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Kaziranga National Park : Mahouts Arrested For Capturing Spotted Pond Turtles

Kaziranga National Park : Mahouts Arrested For Capturing Spotted Pond Turtles

Three persons engaged as mahouts (keepers and drivers of an elephant) in the Kaziranga National Park and Tiger Reserve, Assam, have been arrested for capturing and consuming spotted pond turtles, a rare species of a freshwater turtle.

  • The incident has raised concerns about the illegal consumption of protected species by park employees, leading to investigations and arrests.
  • Spotted pond turtles( Geoclemys hamiltonii) are named for the yellow or white spots on their black heads, legs and tails.
  • They have large heads and short snouts, and their webbed feet help them swim.
  • They are also known as Black Pond Turtle, Black Spotted Turtle, Hamilton’s Terrapin.
  • They bask in the sun to regulate their body temperature. Their need for warm water and an intense basking area is important.
  • They are found in large, deep rivers in India, Assam, Pakistan and Bangladesh.
  • In India, the species is distributed across the north, northeast and a few parts of central India
  • These turtles are primarily carnivorous and eat aquatic invertebrates.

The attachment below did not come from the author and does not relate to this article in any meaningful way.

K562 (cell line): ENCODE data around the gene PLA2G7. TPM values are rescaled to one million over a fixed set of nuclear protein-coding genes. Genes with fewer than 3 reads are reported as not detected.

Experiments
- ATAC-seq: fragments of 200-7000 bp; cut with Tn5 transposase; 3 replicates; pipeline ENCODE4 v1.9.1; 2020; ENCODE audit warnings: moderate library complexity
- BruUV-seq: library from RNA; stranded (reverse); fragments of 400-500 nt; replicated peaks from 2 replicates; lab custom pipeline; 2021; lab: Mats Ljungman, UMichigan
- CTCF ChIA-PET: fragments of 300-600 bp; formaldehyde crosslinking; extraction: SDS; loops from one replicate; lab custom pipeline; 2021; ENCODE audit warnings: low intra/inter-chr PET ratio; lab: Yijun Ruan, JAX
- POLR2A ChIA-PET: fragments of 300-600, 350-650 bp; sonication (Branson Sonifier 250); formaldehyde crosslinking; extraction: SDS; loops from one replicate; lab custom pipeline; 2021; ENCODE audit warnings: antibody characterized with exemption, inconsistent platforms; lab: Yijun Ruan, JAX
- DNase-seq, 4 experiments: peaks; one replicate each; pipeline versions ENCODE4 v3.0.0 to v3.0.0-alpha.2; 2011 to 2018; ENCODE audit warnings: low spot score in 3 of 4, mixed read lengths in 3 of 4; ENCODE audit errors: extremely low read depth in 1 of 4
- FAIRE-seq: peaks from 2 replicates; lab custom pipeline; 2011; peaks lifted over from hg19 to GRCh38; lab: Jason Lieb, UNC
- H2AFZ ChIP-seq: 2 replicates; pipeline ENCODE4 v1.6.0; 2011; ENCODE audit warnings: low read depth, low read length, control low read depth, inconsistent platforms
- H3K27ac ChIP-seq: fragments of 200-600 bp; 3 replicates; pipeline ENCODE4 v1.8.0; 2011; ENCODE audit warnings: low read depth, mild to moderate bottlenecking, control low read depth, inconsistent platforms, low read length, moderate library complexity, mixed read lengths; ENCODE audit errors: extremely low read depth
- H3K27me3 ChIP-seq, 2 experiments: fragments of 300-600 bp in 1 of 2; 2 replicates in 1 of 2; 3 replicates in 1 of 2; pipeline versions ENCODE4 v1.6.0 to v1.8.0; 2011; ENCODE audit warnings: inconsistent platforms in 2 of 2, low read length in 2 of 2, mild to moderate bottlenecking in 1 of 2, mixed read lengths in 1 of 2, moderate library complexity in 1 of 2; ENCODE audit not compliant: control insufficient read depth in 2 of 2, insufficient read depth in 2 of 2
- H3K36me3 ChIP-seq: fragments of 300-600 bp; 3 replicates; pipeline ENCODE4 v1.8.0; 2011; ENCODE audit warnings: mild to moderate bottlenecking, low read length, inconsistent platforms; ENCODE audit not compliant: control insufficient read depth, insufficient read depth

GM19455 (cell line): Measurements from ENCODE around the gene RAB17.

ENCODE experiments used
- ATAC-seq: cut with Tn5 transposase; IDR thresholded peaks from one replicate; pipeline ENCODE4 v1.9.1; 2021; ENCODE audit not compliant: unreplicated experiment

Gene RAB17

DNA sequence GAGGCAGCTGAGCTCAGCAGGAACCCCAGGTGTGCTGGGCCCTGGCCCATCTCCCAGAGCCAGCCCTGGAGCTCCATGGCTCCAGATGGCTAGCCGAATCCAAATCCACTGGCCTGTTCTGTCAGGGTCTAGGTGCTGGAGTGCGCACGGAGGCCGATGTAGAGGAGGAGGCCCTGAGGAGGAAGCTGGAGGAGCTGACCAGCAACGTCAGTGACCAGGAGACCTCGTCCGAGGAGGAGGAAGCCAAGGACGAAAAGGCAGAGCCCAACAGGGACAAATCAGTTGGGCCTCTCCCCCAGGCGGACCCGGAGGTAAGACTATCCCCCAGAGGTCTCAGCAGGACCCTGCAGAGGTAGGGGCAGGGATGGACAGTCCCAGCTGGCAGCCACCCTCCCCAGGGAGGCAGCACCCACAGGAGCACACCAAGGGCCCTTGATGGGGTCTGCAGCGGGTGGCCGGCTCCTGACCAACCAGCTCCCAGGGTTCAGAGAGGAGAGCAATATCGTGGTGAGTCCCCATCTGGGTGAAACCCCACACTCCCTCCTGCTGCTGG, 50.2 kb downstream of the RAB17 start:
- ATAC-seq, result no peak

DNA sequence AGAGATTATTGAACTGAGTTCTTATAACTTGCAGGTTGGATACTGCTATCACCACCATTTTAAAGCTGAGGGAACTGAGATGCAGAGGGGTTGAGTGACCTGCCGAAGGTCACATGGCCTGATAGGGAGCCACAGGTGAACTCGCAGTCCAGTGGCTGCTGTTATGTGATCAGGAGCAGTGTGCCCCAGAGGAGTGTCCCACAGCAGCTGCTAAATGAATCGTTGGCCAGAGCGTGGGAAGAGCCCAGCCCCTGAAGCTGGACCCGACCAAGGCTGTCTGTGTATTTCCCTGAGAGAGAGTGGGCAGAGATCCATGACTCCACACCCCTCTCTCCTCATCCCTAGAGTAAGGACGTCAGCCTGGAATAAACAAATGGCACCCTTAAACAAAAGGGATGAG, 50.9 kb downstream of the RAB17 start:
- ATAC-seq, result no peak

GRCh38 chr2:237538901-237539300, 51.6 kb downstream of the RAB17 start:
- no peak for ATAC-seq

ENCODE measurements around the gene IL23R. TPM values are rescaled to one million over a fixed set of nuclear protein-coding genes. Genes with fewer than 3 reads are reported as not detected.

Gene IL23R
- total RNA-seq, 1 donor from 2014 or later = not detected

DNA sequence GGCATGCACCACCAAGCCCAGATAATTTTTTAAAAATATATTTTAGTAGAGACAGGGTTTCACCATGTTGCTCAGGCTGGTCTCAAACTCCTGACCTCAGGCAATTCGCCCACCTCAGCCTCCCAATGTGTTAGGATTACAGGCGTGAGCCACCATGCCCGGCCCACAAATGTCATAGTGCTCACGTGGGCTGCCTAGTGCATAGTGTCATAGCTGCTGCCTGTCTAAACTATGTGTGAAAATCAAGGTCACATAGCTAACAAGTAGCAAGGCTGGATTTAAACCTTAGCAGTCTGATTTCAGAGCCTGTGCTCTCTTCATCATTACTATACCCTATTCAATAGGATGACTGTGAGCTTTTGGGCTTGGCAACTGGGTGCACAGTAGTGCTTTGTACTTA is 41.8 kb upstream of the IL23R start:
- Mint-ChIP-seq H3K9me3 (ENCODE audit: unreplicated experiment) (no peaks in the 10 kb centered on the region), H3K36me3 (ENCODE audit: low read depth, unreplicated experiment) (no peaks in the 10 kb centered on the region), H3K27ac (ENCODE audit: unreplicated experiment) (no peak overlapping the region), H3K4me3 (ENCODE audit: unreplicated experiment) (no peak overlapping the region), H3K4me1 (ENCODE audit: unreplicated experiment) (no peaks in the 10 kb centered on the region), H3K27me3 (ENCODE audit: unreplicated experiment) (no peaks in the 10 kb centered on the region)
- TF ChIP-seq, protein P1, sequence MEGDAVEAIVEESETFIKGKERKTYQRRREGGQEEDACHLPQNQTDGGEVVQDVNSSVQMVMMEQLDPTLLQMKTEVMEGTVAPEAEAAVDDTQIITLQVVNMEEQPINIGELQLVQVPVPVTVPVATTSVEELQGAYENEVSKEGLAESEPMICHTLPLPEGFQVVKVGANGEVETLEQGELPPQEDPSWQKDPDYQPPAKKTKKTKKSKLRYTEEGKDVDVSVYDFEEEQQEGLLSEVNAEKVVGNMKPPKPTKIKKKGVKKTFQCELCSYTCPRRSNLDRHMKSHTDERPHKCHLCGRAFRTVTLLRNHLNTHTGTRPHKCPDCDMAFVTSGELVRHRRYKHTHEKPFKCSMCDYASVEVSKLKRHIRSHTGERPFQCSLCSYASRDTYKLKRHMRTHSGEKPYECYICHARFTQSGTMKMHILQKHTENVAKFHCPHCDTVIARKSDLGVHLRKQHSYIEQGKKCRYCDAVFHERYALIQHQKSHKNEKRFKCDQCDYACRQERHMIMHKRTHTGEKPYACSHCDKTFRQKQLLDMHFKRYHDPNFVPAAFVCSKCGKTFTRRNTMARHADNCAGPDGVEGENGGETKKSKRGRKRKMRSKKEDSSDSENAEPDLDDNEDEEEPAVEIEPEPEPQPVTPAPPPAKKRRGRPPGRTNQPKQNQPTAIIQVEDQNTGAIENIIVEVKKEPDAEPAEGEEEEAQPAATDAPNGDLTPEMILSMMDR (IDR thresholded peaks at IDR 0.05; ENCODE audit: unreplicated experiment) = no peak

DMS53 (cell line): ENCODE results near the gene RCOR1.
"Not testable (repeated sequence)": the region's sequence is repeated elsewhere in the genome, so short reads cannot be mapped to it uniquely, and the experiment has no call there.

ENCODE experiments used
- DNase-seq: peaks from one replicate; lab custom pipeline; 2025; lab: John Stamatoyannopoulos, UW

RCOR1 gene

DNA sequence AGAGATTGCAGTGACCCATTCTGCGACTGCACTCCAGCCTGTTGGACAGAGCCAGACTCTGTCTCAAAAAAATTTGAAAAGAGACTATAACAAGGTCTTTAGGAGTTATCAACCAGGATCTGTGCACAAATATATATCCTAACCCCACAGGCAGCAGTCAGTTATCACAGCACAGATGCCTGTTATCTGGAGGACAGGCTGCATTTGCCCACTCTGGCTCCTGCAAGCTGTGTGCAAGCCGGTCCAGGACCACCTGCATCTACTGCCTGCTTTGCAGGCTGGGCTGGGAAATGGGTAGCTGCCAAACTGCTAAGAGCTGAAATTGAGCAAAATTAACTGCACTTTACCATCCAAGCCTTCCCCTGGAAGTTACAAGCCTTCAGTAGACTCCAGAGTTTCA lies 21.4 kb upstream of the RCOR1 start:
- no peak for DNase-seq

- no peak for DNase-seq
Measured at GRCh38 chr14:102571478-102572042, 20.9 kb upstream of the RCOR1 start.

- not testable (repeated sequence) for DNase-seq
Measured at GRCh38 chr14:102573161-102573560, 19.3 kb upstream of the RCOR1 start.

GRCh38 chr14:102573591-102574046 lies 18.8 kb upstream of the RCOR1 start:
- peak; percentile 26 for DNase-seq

• Spotted pond turtles are crepuscular, meaning they are most active at twilight (dusk and dawn).
  • Conservation Status:
    • International Union for Conservation of Nature (IUCN) : Endangered
    • CITES : Appendix I

Kaziranga National Park:

  • It is in the State of Assam and covers 42,996 Hectare (ha). It is the single largest undisturbed and representative area in the Brahmaputra Valley floodplain.
  • It was declared as a National Park in 1974.
  • It has been declared a tiger reserve since 2007. It has a total tiger reserve area of 1,030 sq km with a core area of 430 sq. km.
  • It was declared a UNESCO World Heritage Site in 1985.
  • It is recognized as an Important Bird Area by BirdLife International.
  • It is the home of the world’s most one-horned rhinos. Pobitora Wildlife Sanctuary has the highest density of one-horned rhinos in the world and second highest number of Rhinos in Assam after Kaziranga National Park.
  • Much of the focus of conservation efforts in Kaziranga are focused on the ‘big four’ species— Rhino, Elephant, Royal Bengal tiger and Asiatic water buffalo.